Last week, Steam finally did something many people have been waiting for, for quite some time: it instituted a refund policy. If you ask for a refund within 14 days of purchasing the game, and you’ve played the game for less than two hours, congratulations! You can get your money back.
Whether or not the system will stay in its current incarnation is up for debate – it’s open to quite a lot of exploitation, and it’s apparently already hit the indie scene quite hard, with games shorter than two hours in particular being completed and then refunded. Will Valve change it up, maybe to make the “time played” equate to the price of the game? Should they change it up? That’s beyond the scope of this article, though I’ll probably make some ill-thought-out comments nearer the end.
But no, this article is simply to say: this is how the refund process works from a consumer standpoint, and this is how long it takes to happen.
The unwitting target for this was Hatred, the controversy-baiting isometric shooter that has you murder a town. I picked it up for £15, played it for about 20 minutes, and discovered that it’s actually quite arse. Sort of like a slightly less arse version of the original Postal, in fact, but that’s not much of a compliment: when you can barely beat out a dreadful 1997 shooter for controls and playability, you’re in trouble.
Now, as ever, PC Invasion review policy demands that we finish games, so this is absolutely not a review. Hatred might blossom into a beautiful ballet of bullet-spraying murder. It’s just that the perspective that got in the way, the art style that got in the way, the controls, and the gameplay that managed to get tedious within those 20 minutes didn’t actually give me any indication of this at all. Or even that it’d ever be even remotely fun. But hey: 20 minutes.
So, at around 11pm on 2 June, I initiated refund procedures.
First things first: where do I actually go to get a refund? The Steam support page! This brings up the helpful dialogue you can see below:
Clicking on Hatred at the top leads to some more options…
And after indicating which one of this is the issue, I can request a refund.
This brings up a fairly simple form that needs to be filled out. You can choose whether or not you want the money refunded to your Steam wallet or to a listed credit card (I’m not sure whether it has to be the credit card you used to purchase the game or whether it just has to be one registered to your Steam account), offer a reason as to why you want a refund, and add some extra notes to the bottom. I opted for “It’s not fun” with the note “It is spectacularly rubbish”, because if they’re willing to offer me a refund for that, I think you’ll probably be okay with whatever reason you give.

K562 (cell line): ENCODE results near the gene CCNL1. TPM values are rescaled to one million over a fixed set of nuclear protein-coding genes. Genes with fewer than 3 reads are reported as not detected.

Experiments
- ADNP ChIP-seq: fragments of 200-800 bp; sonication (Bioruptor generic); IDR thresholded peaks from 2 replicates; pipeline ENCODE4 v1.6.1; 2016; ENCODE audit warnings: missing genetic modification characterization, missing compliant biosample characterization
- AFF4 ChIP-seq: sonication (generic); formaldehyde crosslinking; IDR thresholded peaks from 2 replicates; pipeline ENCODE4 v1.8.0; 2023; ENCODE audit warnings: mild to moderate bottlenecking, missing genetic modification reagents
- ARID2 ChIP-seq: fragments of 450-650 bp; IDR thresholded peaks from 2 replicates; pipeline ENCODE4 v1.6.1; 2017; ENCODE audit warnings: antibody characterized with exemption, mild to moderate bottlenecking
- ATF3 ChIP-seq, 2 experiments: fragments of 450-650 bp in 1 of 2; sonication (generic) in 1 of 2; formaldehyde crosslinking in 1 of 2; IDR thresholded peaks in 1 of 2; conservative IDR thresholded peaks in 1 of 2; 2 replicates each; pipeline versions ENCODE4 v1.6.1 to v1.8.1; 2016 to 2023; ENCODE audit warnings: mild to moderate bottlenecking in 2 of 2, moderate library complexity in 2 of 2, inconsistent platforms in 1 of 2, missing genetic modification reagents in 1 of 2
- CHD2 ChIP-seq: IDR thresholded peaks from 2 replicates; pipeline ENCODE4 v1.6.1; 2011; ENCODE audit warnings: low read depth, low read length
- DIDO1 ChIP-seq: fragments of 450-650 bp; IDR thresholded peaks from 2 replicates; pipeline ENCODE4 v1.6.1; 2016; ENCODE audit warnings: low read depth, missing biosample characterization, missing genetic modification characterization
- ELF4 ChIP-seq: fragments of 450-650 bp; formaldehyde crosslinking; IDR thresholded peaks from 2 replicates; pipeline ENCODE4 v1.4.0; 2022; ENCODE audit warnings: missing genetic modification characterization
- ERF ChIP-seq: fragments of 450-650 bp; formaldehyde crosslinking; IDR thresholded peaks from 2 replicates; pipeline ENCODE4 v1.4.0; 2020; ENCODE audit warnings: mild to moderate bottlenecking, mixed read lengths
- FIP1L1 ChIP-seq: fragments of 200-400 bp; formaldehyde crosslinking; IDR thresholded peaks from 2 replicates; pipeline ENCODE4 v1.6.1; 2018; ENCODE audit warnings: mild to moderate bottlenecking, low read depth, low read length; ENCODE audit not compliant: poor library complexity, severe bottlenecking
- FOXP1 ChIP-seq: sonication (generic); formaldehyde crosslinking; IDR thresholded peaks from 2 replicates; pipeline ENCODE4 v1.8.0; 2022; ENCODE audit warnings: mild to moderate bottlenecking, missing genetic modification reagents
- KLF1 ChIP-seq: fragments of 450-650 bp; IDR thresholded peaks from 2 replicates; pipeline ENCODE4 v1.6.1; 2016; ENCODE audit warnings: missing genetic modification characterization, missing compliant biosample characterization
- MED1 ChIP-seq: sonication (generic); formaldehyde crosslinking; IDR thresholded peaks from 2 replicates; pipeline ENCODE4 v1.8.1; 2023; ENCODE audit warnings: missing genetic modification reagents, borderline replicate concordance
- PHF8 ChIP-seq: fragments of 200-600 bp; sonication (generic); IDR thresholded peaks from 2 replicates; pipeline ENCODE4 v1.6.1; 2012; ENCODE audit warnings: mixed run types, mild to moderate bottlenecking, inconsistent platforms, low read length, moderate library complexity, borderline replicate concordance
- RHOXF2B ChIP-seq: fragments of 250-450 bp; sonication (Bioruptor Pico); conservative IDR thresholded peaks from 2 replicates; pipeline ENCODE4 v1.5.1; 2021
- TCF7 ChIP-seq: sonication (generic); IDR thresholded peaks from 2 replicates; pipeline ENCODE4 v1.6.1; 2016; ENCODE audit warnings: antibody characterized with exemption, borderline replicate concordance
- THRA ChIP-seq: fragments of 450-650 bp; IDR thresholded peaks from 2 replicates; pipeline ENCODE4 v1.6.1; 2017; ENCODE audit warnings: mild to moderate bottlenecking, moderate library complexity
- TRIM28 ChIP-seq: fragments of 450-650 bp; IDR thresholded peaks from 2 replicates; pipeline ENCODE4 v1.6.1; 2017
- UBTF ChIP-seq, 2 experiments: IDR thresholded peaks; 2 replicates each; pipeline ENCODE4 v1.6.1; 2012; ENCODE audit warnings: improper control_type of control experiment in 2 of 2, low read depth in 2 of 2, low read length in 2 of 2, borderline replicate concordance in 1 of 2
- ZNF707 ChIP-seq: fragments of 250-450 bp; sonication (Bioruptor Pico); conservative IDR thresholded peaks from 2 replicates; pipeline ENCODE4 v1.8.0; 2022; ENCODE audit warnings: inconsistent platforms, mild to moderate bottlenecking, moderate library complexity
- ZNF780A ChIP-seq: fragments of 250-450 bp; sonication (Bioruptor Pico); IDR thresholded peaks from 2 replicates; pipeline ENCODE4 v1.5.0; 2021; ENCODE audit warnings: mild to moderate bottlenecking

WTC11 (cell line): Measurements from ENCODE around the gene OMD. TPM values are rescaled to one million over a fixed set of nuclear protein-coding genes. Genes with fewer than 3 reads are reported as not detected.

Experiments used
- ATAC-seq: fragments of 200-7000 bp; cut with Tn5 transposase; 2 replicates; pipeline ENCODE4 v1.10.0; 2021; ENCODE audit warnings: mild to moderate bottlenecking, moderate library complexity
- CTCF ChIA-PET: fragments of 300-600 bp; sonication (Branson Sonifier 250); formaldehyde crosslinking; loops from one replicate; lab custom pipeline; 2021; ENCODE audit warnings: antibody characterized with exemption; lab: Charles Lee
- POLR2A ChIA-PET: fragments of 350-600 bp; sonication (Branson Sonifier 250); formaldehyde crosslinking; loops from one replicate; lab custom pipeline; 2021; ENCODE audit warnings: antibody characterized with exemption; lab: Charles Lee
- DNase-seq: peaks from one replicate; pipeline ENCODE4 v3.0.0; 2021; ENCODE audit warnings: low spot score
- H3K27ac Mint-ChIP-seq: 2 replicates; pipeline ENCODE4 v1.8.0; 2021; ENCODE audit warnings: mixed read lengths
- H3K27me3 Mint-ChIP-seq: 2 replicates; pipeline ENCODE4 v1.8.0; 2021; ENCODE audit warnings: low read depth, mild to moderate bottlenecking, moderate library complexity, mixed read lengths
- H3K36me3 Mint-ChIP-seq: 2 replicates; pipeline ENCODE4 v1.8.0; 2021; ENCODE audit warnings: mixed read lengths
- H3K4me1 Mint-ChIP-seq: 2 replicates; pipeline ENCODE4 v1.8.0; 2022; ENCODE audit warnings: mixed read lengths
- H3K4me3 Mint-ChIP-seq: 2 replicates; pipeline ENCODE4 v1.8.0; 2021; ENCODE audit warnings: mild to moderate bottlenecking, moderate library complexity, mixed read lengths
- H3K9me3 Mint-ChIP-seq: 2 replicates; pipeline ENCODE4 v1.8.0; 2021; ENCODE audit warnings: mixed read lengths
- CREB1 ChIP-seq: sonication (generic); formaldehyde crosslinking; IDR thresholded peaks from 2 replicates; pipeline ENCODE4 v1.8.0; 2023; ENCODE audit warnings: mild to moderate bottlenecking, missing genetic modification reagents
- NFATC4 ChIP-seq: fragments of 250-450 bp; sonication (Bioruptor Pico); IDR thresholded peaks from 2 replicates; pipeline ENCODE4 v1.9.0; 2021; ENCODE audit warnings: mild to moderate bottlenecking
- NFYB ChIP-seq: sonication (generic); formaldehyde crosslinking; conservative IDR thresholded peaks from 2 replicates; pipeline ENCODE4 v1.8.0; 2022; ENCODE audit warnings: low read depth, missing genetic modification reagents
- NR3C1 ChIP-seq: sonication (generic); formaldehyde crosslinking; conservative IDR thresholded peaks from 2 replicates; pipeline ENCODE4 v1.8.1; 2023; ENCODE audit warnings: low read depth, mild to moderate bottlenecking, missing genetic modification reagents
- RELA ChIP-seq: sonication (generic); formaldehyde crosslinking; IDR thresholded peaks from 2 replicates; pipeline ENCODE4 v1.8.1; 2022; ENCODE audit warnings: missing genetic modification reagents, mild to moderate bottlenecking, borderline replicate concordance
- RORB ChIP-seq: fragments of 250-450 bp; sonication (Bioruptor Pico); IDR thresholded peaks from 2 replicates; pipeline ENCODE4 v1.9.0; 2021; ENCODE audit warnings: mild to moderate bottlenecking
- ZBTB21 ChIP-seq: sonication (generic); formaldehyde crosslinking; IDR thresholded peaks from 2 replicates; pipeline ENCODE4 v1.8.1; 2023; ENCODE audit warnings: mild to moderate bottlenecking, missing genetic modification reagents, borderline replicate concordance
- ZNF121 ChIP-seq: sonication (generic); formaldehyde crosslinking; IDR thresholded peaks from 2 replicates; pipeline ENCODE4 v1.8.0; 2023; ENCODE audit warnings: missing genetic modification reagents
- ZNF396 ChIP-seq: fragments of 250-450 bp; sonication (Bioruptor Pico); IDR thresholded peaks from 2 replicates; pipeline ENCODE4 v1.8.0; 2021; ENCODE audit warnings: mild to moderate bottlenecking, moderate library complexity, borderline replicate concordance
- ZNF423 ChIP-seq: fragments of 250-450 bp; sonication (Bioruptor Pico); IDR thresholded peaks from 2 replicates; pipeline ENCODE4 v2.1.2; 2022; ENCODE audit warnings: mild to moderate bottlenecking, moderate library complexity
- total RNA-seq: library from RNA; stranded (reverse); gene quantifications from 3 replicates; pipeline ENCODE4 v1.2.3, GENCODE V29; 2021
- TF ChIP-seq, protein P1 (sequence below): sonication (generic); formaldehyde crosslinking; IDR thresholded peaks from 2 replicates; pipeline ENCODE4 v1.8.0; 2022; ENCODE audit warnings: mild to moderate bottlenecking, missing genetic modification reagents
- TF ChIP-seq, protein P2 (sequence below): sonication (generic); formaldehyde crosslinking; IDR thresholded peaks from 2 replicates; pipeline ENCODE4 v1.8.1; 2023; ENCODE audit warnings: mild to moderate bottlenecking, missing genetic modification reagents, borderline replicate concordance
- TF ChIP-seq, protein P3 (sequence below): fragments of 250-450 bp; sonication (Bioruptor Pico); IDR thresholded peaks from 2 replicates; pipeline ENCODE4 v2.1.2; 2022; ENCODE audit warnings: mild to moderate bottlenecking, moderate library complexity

And then… success!
This was when the waiting game began. I opted to have Steam refund my Steam wallet because I assumed that would be a lot faster than transferring cash back to my bank. I don’t actually know whether that’s true or not, because it took an awful long time to happen anyway.
On 5 June, I got this email:
And, at 2:45am on 9 June, I noticed that my Steam wallet has another £14.99 in it. I’ve seen no email notifying me of this, and I’m guessing none has been sent, so it may have actually arrived a few hours earlier. Nonetheless: one week, and then I get my money back, while Hatred is no longer in my account.
If you’re going to take a few things away from this, one would presumably be that the Steam refund process works, and it’s entirely painless. Another would be that it’s far from instantaneous, so if you’re low on cash and aren’t sure whether or not you’re going to need that £30 in the next couple of days, you still shouldn’t pick something up because it’ll take awhile before you get it back. Fiscal responsibility first, everyone, particularly if you deal with the baseball bat-wielding type of moneylender.
I do still feel the system needs a few things ironing out, but bizarrely enough, I think it needs this more for the developers than for the consumers. I’ll grant you that I’ve only claimed a refund on one title so there might be issues I haven’t seen, but the simplicity with which you can claim a refund is perhaps a teensy bit worrying for devs who push out short, low-price titles – and it’s not like Steam is short of those.
There are loads of tiny but brilliant games on the service, and two hours is enough to… well, if not finish them, then see most of what’s on offer. The Stanley Parable, Gone Home, and McPixel, for instance. It’s maybe a teensy bit worrying that someone could shell out £3.99 for the sublime VVVVVV, finish it, and then claim that money back. Will that count as abuse under the refund regulations? Hmm. We’ll have to see how this shakes out.
Tim has been playing PC games for longer than he’s willing to admit. He’s written for a number of publications, but has been with PC Invasion – in all its various incarnations – for over a decade. When not writing things about games, Tim can occasionally be found speedrunning some really terrible ones, getting very angry at people in Dota 2, or playing basically anything that’s not a hardcore simulation or sports game. He’s also weirdly proud of his status as (probably) the Isle of Man’s only professional games journalist.